He has nothing to say to that, so he swallows thickly and nods. If his eyes look somewhat glassy in the dim light, Jim’s not saying anything about it.

They fall asleep together on the couch, Jim’s head pillowed on Leo’s shoulder.

Three days later, Leo has developed a plan to get them out. He tells Jim to put on something nice, and calls in a favor at Medical. Ten minutes later an ambulance pulls up at the dormitory building three down from theirs, and the reporters flock to the flashing lights like moths to a flame. It’s the brief respite they need to slip out, and they’re well clear of the campus before anyone’s returned to keep vigil outside their building.

They take back roads to the seediest bar they know, somewhere no one would think to look for the Injured Hero of Starfleet. There they enjoy the simple pleasures of cold beer and air that hasn’t been recycling through their dorm AC for most of recorded time. Eventually, Jim chides Leo into a round of pool, and they saunter to the empty table in relatively good spirits.

Their sixth round has just been been ordered when Jim makes the obvious mistake of winking at a shapely blonde who’s stopped to watch their game. Her boyfriend is burly bruiser of a man, and he swipes Jim off his feet with one arm. The rest of the patrons, who have been helpfully ignoring them up to this point, are suddenly crowded into a tight circle around them. And before Leo’s brain has finished registering ABORT ABORT Jim’s taken a swing at the man-bear, earning a ham-sized fist to the gut for his trouble. He crumples down against the table, his body tucked inward to deflect another blow.

And Leo sees red.

He’s worked way too hard to preserve that body, to preserve Jim, to let this go on any longer. The next attempted blow finds his shoulder, glancing, and he uses the man’s momentary confusion to get in one of his own. He lands several more before his memory of the exact events starts to blur, except for the hot wet sting of his right eye and the flash of police lights.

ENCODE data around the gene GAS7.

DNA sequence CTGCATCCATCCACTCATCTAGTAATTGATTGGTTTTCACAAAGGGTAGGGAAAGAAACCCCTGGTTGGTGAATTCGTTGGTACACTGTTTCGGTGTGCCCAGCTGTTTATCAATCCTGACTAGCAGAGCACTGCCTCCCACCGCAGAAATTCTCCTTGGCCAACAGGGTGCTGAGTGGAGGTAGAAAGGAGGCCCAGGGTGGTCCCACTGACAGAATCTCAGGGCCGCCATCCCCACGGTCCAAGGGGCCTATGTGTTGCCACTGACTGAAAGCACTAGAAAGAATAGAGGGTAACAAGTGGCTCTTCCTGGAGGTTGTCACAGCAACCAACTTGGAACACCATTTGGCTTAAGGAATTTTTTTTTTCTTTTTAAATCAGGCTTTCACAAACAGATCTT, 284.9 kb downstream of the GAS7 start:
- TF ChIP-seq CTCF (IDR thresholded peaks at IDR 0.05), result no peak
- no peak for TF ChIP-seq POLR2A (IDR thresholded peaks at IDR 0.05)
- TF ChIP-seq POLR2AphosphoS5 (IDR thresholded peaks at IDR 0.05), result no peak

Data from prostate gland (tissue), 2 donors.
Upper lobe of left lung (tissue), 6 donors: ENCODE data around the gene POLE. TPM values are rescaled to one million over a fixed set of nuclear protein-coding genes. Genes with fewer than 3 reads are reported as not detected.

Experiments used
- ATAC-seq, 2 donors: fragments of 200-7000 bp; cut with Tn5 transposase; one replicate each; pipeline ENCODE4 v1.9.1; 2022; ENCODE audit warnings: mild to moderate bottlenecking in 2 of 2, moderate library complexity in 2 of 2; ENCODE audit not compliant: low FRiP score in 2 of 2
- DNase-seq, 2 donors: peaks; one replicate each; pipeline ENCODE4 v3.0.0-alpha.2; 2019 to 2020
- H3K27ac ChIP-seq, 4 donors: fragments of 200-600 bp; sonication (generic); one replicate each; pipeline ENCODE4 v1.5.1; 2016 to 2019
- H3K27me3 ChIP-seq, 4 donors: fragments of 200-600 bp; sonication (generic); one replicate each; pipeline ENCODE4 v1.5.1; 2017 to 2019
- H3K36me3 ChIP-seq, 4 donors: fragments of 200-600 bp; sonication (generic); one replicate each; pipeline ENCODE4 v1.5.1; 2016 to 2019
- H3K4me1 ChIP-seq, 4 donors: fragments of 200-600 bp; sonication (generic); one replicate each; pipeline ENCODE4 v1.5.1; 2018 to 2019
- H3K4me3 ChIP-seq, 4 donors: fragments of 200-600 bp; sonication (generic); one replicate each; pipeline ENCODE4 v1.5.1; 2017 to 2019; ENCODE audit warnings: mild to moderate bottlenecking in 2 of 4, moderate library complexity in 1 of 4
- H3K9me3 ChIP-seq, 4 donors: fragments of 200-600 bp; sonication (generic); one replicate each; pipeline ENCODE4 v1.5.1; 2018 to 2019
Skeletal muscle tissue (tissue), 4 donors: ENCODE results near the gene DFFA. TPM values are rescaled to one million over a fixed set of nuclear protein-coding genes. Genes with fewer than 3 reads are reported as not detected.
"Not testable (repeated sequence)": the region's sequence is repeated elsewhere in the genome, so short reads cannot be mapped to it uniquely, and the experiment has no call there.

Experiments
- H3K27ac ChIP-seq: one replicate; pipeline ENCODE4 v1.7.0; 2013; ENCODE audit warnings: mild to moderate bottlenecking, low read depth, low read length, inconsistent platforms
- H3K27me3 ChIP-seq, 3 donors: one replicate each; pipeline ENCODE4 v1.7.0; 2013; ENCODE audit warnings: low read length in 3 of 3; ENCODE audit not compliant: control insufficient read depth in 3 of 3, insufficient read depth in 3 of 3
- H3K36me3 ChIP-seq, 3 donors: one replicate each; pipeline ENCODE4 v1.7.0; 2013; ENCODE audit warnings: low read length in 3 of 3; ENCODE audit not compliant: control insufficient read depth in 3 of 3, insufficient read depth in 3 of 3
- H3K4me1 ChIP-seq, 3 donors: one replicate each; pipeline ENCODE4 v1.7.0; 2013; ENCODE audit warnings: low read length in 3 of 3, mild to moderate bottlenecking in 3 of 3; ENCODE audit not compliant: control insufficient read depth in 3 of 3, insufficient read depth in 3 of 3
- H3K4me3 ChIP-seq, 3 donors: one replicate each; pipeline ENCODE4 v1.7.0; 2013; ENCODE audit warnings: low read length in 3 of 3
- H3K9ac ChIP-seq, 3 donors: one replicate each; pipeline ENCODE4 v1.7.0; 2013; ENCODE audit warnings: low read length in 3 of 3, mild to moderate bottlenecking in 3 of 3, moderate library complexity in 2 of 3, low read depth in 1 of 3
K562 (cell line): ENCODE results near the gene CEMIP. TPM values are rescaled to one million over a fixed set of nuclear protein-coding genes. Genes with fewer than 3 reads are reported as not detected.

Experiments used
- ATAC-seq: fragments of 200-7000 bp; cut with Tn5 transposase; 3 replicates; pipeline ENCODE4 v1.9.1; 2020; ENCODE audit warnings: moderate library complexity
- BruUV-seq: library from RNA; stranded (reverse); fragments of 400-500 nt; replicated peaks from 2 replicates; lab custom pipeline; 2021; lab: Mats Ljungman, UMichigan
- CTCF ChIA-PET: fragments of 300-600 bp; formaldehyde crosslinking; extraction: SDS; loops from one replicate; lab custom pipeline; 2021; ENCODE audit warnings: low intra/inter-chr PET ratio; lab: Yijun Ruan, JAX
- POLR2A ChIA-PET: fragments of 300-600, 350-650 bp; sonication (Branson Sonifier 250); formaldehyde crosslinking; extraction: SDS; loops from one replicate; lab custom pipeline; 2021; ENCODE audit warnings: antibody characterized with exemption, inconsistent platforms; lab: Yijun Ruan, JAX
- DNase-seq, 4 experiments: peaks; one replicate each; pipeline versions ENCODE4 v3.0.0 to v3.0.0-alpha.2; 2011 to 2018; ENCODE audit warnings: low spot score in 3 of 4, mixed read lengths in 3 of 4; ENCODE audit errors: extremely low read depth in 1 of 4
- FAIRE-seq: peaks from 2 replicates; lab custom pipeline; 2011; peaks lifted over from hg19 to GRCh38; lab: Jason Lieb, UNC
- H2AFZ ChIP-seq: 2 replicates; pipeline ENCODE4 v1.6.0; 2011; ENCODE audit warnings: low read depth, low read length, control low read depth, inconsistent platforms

They’re sitting in the campus medical clinic, having been returned with an escort to where they can be Not-SFPD’s-Problem. Bones is the proud owner of a shiny new drunk & disorderly citation, and as he’s pulling a piece of splintered pool cue from his thigh he notices Jim fixing him with a strange, searching gaze.

“What?” The word rings between them, too loud.

“Why?” Jim would answer with a question. McCoy heaves a sigh.

“Because I already brou- ”

“No, that’s not it.” Leo flinches, looking down. He knows it’s about more than the sound beating he just took. Jim watches something break up and float apart in his expression.

“Because I love you.”

Well.

That’s, um.

Huh.

Jim balks, knee-jerk reaction demanding retreat. “I meant why- ”

“Doesn’t matter,” Leo sighs. “Answer’s the same.”

They’re both quiet after that.

Later, when they’ve been cleared by Medical, they’re escorted back to their dormitory with express orders not to leave. Leo cracks a joke about how well it worked out this time, which amuses no one. He heaves a sigh, following Jim inside.

“Jim, listen- ” He’s cut off by Jim’s mouth on his own, Jim’s body pressing into his space and pinning him against the closed door. Momentarily stunned, he stands frozen for long seconds before remembering that he’s an animate organism and kissing him back.

Jim licks into his mouth, hand a gentle pressure at the side of his neck. It’s so goddamn tender that he could almost die of it. Which is why he pulls away.

“I can’t do this if- ”

“Bones,” he interrupts. Rude bastard. “Shut up. I get it.” When Leo remains impassive, he sighs. “The monogamy thing. I get it, and I’m on board. Now, can you please mfwmfm- ”

The rest of his sentence is lost against Leo’s lips.